TECO Coal cuts back 2012 production to meet soft market

TECO Energy expects TECO Coal’s net income to increase in 2012 over 2011 due to higher contract selling prices, even though coal sales volumes are expected to fall, said TECO Energy (NYSE:TE) in its Feb. 24 Form 10-K annual report about a subsidiary that operates mines mostly in eastern Kentucky.

TECO Coal has more than 90% of its expected 2012 sales of between 7 and 7.3 million tons contracted, TECO Energy added. The average expected selling price across all products is expected to be $96/ton in 2012, which reflects substantially all of the planned 2012 metallurgical coal sales committed and priced. In 2011, TECO Coal subsidiaries sold 8.1 million tons of coal.

In 2012, met coal sales volumes are expected to be at, or slightly above, 2011 levels. The higher average selling price also reflects the expiration at the end of 2011 of a 600,000-ton, below-market steam coal contract, and the repricing of those tons for 2012 at attractive market prices in the second quarter of 2011. The product mix in 2012 is expected to be almost 50% specialty coal, which includes stoker, metallurgical and pulverized coal injection (PCI) coals, with the remainder being utility steam coal.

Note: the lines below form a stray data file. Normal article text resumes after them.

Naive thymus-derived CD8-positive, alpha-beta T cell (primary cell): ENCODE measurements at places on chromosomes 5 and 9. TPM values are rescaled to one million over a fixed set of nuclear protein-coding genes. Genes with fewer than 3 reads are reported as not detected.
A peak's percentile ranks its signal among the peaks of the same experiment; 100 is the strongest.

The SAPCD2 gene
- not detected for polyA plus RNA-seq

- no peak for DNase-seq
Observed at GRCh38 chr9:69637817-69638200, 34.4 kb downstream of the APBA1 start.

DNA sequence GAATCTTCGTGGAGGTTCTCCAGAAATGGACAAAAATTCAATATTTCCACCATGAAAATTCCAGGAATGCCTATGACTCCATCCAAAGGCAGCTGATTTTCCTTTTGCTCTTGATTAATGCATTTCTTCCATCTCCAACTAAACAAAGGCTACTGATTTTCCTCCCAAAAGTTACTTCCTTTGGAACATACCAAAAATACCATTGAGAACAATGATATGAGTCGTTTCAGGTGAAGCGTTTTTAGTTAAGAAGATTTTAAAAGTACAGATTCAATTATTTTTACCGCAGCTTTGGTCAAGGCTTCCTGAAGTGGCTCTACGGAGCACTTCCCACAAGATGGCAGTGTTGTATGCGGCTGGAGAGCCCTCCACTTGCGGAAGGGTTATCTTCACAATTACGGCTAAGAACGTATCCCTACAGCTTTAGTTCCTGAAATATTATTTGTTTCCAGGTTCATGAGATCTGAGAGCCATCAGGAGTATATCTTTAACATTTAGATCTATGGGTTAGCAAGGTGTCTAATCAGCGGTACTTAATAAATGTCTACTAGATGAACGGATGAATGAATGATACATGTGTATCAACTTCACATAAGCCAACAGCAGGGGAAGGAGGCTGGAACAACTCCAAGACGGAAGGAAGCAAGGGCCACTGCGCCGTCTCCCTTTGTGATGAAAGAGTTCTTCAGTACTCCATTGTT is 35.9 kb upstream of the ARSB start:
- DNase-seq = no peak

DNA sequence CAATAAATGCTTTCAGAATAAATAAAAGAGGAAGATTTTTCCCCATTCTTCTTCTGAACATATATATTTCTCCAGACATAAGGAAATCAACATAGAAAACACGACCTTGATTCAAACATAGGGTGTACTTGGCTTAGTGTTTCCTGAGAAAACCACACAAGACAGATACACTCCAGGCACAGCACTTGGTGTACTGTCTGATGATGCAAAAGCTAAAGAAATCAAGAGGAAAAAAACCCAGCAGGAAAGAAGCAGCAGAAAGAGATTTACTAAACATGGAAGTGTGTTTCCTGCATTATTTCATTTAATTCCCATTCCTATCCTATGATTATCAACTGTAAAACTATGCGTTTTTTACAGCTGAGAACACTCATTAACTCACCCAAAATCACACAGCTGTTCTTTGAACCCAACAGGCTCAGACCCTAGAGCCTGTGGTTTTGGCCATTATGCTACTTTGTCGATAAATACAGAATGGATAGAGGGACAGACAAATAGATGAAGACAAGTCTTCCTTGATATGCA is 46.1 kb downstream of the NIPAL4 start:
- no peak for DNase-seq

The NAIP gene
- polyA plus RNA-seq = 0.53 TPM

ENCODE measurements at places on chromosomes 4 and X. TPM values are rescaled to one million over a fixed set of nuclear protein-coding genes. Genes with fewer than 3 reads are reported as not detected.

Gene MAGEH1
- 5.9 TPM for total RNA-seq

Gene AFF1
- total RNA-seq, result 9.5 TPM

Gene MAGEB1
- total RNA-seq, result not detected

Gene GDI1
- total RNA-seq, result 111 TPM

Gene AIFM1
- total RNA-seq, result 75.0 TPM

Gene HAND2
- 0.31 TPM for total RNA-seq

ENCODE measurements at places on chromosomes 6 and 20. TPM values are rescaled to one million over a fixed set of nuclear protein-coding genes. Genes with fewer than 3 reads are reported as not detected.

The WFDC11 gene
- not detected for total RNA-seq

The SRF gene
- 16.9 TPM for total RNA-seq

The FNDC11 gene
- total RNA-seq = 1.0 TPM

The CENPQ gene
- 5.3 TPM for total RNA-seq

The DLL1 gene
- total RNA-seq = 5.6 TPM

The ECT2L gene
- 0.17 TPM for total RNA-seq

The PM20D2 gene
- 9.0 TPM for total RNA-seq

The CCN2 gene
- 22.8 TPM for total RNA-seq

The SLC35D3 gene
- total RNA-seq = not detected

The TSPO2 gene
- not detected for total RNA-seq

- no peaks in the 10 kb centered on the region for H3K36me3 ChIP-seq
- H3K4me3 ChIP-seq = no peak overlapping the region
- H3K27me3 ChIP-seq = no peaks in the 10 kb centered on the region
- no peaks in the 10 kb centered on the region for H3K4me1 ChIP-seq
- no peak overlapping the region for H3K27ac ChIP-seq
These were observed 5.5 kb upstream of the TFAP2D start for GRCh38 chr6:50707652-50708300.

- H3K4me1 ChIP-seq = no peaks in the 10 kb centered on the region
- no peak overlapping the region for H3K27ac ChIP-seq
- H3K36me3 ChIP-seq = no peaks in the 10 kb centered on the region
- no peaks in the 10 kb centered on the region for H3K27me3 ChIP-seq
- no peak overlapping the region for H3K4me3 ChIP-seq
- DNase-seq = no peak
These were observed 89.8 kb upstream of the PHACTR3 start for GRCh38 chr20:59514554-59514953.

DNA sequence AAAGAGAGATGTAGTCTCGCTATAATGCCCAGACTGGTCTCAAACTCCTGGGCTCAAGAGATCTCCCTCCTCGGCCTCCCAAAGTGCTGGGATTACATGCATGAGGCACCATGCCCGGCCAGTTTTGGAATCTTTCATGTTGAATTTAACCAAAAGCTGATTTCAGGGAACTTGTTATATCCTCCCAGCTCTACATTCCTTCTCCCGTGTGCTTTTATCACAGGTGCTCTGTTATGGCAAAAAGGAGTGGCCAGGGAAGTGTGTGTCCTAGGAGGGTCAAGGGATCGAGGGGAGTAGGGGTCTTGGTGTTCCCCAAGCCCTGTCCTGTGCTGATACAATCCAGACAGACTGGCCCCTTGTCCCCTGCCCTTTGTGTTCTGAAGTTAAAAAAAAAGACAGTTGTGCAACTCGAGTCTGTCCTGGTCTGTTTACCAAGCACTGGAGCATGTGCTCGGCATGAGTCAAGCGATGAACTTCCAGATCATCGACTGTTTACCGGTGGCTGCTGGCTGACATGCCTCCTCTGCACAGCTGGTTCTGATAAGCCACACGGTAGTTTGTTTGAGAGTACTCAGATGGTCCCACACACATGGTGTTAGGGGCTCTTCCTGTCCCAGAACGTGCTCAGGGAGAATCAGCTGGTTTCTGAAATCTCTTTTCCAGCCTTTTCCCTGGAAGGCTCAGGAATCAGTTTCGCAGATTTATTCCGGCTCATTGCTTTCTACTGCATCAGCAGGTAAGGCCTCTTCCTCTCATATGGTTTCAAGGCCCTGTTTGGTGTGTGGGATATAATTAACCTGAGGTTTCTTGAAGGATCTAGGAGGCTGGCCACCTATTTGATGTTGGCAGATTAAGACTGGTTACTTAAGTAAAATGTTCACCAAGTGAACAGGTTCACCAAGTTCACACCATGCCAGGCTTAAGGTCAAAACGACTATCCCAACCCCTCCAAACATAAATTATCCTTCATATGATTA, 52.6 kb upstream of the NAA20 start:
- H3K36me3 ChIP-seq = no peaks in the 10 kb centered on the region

The all-in total per-ton cost of production at TECO Coal in 2012 is expected to increase to a range between $83 and $87/ton. This cost range includes higher royalty payments and severance taxes, which are a function of selling price, and the impact of spreading fixed costs over fewer tons.

The lower volume projected for 2012 reflects TECO Coal’s response to market conditions by exercising production discipline and eliminating unsold tons from its 2012 sales projections. Mild winter weather, low natural gas prices and tough world-wide economic conditions caused the selling price for certain types of coal to decline in late 2011 and early 2012.